Blumhouse’s film series and subsequent television series created by James DeMonaco imagines a United States under the rule of the New Founding Fathers of America. To curb the rise in crime following a massive economic collapse, the NFFA propose setting aside one night every year, in which all crime, including murder, is legal for 12 hours. Americans are told they must purge during that night as a cathartic way of getting out all their pent-up aggression, so that they can work hard for the rest of the year.

As a result of the Purge, the economy is booming and unemployment is near zero, but mostly because the poor are killed off in mass amounts during the national holiday; the working class kill each other, thinking it’s their government-given right. Gun-toting trust fund kids hunt down the homeless. Meanwhile, the rich go untouched, huddled up in their mansions with high-tech security systems. To make sure enough poor people die during Purge, the government dispatches heavily-armed militias to poor neighborhoods to break into people’s homes and shoot entire families dead, staging the massacres to appear as random acts of violence committed by normal citizens. The true goal of the Purge is exposed thanks to a series of broadcasts by a resistance group led by Carmelo Johns (Michael K. Williams), who seek to end the Purge and hold the NFFA accountable.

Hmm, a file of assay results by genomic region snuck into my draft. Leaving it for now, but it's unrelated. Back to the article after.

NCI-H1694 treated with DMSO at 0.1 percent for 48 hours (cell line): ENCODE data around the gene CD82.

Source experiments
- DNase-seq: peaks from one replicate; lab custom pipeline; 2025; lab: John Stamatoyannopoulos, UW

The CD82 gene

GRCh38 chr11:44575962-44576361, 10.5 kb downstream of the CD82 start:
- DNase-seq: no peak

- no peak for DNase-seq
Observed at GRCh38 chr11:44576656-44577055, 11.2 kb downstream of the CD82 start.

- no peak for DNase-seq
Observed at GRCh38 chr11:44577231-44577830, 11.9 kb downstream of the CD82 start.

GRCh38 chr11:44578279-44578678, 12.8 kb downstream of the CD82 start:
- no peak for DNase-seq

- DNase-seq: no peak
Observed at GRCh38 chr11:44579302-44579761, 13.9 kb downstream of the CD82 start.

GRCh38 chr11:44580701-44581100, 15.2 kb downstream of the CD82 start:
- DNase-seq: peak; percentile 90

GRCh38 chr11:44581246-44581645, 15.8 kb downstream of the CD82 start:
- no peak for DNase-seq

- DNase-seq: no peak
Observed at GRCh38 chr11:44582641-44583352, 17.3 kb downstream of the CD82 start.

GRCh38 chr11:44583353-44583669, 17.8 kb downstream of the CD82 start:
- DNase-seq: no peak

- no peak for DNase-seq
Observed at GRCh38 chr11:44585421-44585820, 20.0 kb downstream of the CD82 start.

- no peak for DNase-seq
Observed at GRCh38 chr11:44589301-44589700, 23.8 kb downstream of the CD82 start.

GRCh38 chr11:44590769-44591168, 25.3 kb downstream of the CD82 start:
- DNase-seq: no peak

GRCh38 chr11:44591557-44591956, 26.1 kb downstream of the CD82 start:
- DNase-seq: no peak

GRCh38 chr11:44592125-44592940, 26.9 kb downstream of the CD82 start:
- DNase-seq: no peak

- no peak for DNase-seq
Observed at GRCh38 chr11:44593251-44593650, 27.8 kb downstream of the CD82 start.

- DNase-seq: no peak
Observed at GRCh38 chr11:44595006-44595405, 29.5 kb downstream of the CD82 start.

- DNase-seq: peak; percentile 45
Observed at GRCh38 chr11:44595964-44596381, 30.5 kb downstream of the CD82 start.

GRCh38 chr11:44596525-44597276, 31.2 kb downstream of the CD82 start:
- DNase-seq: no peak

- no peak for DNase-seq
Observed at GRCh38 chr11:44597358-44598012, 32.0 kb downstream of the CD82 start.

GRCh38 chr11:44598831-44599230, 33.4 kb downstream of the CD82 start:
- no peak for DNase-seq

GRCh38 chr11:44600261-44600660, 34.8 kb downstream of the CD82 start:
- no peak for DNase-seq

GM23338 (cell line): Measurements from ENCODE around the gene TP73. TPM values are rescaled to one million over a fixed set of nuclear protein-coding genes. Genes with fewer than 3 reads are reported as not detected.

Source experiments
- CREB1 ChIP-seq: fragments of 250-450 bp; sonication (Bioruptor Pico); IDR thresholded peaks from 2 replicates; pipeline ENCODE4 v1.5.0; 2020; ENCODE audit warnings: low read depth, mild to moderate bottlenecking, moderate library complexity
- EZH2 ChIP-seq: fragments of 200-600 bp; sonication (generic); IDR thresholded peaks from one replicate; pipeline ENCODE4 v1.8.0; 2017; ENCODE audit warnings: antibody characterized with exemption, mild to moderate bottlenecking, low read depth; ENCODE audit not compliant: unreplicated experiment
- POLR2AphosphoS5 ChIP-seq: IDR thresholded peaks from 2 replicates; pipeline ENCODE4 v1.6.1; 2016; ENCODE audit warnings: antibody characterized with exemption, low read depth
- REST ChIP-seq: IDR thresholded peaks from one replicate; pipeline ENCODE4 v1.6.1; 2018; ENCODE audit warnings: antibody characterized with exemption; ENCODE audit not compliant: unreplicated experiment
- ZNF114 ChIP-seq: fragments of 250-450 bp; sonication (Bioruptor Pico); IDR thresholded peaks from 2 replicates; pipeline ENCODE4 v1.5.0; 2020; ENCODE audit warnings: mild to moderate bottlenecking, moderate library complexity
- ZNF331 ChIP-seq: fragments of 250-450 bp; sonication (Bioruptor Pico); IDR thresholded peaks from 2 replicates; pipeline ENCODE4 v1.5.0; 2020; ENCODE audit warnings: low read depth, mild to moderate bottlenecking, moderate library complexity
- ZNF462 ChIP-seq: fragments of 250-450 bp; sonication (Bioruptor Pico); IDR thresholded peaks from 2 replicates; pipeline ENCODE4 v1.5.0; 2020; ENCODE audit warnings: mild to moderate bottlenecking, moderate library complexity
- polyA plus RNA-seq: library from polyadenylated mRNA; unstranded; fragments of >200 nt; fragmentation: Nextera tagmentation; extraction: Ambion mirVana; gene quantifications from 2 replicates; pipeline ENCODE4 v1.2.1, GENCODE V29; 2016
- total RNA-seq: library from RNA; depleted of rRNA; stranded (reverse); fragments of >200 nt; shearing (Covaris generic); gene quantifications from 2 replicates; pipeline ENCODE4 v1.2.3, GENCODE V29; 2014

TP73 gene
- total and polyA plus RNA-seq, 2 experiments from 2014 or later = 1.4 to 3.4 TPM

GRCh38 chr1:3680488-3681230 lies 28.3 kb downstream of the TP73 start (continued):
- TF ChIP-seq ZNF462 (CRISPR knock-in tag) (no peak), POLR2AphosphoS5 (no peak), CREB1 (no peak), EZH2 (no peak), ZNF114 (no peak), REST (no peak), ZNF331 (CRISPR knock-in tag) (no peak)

(Dis)honorable mentions:

The firemen in Fahrenheit 451 (the 1966 and the 2018 film adaptions) for burning books, therefore limiting the population’s knowledge. Governor Vilos Cohaagen (Ronny Cox) in Paul Verhoeven’s Total Recall for screwing with people’s memories and cutting off the oxygen supply on Mars. Wilford (Ed Harris) in Snowpiercer for slowly killing the passengers in the train’s tail by feeding them cockroaches and freezing their limbs off, and for using children as slaves. Mayor Cole (Bill Murray) in City of Ember for secretly hoarding canned food while the rest of the city starves. Greg Stillson (Martin Sheen) in David Cronenberg’s adaptation of Stephen King’s The Dead Zone for using a kid as a human shield and for setting off a nuclear holocaust (at least in a vision).